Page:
Employment-practices expert Cathy Padalino suggests ways to identify and address workplace bullying without alienating a nonprofit’s tight-knit staff.
One of the challenges employers have, particularly in the nonprofit sector, is determining how to draw the line between bullying by superiors and firm management.
Nonprofits often are built on very close relationships and small offices with less formal policies and procedures. They often face deadlines and looming financial deficits that can lead to office tension and a need for strong leadership.
The challenge employers have is to understand the difference between strong leadership qualities and those demonstrating bullying behavior.
The legal definition of bullying has not yet been determined in the United States. However, employers have been held liable for bullying that was driven by other charges of illegal employment practices, such as harassment.
While the jury is still out on a definitive legal definition, some groups have already outlined what they consider to be the essential elements of workplace bullying.
A report issued by the Irish Taskforce on Workplace Bullying in April 2001 can be a useful guide for employers. The report defines bullying as behavior that is:
- Either direct or indirect, such as gossip
- Verbal, physical or otherwise
- Conducted by one or more persons
- At the workplace or in the course of employment, and
- Capable of reasonably being regarded as undermining a person’s right to dignity at work.
Generally a single incident of abuse, unless it’s extremely severe, does not qualify as bullying. For instance, if a manager yells at an employee once, the employee probably won’t have cause for action under current law.
As managers seek to identify bullying conduct, they should closely evaluate repeated offenses such as ignoring an employee’s contributions, excessive or unwanted criticism or monitoring, manipulation of an employee’s job content, the silent treatment, frequent shouting, targeting or blaming, mean pranks and malicious gossip.
This type of conduct could readily be construed as harassment by the employee and could lead to an employment practices liability lawsuit.
What to do about a bully?
If an employee complains about bullying, the organization should conduct an objective investigation and consider consulting with outside counsel or even have them conduct the investigation.
Organizations should avoid the following common reaction to a complaint of bullying since it is generally a discriminatory response. Before an investigation has even begun, employers may be tempted to say, “Since you believe you’ve been bullied, we’re going to move you to a different job function or workplace location.”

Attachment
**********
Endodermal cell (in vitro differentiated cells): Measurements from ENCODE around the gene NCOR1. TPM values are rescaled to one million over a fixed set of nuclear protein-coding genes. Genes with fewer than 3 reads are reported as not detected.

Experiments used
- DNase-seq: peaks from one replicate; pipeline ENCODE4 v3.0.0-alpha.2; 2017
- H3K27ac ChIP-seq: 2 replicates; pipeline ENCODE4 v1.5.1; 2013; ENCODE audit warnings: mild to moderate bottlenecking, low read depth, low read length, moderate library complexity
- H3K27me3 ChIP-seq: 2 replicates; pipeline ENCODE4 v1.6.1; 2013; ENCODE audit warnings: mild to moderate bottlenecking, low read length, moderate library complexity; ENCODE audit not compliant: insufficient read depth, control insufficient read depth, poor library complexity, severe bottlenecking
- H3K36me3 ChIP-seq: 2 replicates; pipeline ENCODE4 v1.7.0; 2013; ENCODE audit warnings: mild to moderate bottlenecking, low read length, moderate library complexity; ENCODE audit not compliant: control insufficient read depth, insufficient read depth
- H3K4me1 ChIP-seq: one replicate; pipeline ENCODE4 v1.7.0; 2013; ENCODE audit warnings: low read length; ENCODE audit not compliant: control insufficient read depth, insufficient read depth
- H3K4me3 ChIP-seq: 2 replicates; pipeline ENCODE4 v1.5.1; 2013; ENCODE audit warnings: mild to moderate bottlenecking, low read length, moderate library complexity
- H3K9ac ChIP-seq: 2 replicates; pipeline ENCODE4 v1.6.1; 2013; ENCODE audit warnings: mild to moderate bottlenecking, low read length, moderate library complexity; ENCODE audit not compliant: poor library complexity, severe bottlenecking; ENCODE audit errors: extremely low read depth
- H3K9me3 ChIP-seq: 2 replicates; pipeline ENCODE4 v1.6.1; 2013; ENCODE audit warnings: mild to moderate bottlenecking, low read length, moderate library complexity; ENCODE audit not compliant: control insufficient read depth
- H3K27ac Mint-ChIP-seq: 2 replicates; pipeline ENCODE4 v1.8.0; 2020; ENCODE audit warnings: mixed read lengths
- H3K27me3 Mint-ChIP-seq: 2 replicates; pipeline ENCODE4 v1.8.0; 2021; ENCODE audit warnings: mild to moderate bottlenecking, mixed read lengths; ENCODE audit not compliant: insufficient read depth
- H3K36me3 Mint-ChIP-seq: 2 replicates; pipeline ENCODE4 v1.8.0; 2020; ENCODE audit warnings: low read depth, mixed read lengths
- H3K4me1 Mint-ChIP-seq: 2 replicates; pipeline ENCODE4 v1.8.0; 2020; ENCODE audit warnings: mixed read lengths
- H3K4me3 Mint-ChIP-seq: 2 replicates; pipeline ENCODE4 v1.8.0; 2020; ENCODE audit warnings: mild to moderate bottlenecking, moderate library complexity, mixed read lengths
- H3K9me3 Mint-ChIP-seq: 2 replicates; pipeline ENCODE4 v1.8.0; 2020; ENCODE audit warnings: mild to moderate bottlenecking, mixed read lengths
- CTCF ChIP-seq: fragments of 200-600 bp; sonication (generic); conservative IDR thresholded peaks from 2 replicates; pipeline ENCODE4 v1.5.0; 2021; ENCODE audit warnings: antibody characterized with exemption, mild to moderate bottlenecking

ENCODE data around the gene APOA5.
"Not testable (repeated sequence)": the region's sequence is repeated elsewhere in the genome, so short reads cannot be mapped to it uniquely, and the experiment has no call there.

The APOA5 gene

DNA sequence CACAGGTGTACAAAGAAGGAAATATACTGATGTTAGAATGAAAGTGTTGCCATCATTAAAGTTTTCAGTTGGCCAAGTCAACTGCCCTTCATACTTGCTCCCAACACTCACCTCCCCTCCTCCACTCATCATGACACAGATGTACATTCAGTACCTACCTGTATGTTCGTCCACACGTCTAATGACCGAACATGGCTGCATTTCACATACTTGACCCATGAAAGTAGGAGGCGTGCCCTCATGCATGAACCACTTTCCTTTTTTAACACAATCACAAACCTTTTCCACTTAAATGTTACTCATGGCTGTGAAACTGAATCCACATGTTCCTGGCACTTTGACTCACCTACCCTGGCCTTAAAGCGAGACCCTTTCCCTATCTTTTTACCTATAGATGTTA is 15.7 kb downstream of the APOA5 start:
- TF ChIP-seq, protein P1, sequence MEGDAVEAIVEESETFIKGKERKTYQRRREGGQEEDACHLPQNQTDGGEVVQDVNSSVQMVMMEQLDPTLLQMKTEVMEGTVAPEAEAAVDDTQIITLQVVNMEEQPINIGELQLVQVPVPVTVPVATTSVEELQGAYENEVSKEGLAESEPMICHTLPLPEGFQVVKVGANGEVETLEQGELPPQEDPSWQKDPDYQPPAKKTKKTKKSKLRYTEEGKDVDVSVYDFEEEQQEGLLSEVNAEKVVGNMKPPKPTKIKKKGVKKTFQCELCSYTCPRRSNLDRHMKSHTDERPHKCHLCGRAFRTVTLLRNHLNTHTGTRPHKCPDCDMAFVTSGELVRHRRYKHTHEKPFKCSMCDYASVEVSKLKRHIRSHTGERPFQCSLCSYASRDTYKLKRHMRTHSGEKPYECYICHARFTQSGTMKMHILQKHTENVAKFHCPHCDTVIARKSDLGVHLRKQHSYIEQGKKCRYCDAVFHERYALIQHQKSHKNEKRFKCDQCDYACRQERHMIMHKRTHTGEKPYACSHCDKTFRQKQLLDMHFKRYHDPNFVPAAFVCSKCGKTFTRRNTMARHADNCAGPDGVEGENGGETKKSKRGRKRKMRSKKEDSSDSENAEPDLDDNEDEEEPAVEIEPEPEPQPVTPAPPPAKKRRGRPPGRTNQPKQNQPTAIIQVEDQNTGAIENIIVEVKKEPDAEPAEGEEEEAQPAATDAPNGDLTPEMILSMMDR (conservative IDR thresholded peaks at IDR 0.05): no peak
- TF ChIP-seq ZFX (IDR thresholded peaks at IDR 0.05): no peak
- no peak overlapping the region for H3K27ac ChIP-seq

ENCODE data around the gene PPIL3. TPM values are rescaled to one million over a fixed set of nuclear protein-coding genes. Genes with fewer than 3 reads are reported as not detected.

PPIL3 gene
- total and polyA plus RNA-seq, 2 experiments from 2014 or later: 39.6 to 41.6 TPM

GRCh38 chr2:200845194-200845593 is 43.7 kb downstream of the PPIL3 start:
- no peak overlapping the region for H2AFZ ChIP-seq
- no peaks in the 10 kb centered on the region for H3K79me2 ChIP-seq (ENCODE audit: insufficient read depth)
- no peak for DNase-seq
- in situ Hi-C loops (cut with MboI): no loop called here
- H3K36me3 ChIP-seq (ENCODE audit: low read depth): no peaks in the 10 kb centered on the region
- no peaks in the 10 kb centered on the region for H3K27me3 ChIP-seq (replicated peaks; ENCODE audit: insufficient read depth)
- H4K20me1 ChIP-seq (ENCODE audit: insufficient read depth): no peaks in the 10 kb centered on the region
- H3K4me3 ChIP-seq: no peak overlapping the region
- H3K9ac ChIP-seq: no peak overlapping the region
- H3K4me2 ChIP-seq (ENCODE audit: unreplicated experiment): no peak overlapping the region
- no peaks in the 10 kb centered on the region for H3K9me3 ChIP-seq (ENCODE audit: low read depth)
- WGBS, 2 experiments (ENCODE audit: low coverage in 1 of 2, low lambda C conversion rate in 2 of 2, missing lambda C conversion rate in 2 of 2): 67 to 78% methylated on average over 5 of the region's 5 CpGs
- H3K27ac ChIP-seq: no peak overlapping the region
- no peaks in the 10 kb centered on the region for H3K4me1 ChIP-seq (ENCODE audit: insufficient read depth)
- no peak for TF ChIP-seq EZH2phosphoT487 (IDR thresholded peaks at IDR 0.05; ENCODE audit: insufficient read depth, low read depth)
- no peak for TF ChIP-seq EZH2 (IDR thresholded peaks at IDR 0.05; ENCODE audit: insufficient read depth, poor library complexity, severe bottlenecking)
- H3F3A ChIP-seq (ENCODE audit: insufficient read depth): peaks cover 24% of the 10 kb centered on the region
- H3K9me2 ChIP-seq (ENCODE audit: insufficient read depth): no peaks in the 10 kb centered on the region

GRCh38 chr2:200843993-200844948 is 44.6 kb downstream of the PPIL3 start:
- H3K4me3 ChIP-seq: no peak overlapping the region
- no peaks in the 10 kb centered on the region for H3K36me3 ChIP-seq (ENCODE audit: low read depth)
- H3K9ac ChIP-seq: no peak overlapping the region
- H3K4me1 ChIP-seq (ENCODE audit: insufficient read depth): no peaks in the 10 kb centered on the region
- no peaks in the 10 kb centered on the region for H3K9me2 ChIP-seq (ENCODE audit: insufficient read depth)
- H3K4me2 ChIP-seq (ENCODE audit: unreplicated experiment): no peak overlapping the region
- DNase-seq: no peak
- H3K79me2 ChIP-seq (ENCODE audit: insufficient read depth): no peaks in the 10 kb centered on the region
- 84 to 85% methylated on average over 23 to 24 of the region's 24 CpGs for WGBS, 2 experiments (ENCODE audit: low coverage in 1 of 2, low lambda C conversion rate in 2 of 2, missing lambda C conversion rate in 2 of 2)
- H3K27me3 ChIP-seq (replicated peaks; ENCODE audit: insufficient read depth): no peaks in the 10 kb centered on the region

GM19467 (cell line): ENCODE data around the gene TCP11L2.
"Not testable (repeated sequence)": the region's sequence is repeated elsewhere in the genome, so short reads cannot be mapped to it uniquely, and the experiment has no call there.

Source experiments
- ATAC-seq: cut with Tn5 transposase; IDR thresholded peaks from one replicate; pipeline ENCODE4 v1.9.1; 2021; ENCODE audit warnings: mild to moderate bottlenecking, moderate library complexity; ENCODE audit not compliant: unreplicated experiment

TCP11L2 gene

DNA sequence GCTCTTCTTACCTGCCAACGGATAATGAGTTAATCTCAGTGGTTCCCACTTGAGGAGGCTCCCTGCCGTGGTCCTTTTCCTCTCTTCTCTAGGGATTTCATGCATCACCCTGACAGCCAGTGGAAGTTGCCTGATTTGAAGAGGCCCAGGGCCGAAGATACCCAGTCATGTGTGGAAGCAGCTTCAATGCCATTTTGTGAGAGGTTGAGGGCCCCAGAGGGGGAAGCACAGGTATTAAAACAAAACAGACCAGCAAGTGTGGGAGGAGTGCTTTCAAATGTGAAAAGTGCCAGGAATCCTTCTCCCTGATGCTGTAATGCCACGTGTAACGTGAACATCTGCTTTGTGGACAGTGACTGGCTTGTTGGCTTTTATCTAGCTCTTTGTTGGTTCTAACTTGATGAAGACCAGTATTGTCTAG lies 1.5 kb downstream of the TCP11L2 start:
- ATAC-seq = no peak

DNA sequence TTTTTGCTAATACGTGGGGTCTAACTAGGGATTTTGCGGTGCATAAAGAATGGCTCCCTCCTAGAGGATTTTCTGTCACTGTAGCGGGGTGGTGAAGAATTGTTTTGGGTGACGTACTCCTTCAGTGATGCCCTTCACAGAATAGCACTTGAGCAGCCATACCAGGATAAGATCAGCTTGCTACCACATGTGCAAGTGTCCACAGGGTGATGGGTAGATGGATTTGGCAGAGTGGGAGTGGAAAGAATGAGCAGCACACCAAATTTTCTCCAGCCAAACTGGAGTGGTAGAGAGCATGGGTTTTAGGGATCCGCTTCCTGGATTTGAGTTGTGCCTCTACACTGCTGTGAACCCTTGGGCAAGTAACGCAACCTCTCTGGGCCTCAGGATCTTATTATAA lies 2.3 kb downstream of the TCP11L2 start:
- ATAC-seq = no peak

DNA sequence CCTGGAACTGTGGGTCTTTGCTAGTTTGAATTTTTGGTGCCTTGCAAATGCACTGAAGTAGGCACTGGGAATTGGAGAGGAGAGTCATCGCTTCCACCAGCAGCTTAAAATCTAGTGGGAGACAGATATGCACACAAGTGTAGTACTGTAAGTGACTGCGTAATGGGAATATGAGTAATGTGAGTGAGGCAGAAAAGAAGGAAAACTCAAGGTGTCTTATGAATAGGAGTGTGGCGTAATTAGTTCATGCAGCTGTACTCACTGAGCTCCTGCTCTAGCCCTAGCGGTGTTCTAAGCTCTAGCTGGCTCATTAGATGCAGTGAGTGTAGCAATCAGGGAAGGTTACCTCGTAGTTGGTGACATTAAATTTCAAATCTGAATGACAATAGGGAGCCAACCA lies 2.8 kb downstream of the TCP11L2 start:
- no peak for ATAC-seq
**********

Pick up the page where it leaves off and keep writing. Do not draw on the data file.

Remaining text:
An undesired transfer in location or job function of the individual who believes he or she has been bullied could be deemed discriminatory, as it has been in a recent Supreme Court case.
Nip bullying in the bud
The best action an organization can take is to put in place best practices that help prevent harassment, such as bullying, before it becomes a costly liability lawsuit. Organizations should consider, among other things, offering the following:
- Anti-harassment training programs that include all types of workplace harassment, including bullying
- Training for managers and supervisors to help identify and handle bullying behaviors
- A strong anti-harassment policy that conveys zero tolerance for all types of workplace harassment and addresses specific types of inappropriate workplace behavior
- An open reporting policy and clearly communicated complaint resolution procedures so that victims of bullying can report incidents without fear of reprisal
It is also important to stay up-to-date with your state’s legislative progress on workplace bullying. There are currently seven states considering anti-bullying laws and more states could follow in the future.
Finally, nonprofit organizations should consider purchasing employment practices liability insurance to help protect their balance sheets from the potentially devastating financial impact of a harassment liability lawsuit.
Look for an insurance carrier that has a good reputation for paying claims and offers loss-prevention services targeted to the unique needs of nonprofit organizations.
All workplaces should ensure that anti-bullying policy violations are treated as seriously as discrimination and sexual harassment. Nonprofits should set a high bar for what’s acceptable within their walls and make it clear to all employees from the outset.
After all, the impact of bullies can be serious. Bullies can create costly turnover, lower employee morale and tarnish your organization.
Cathy Padalino is employment practices liability product manager for Chubb Specialty Insurance, based in Warren, N.J.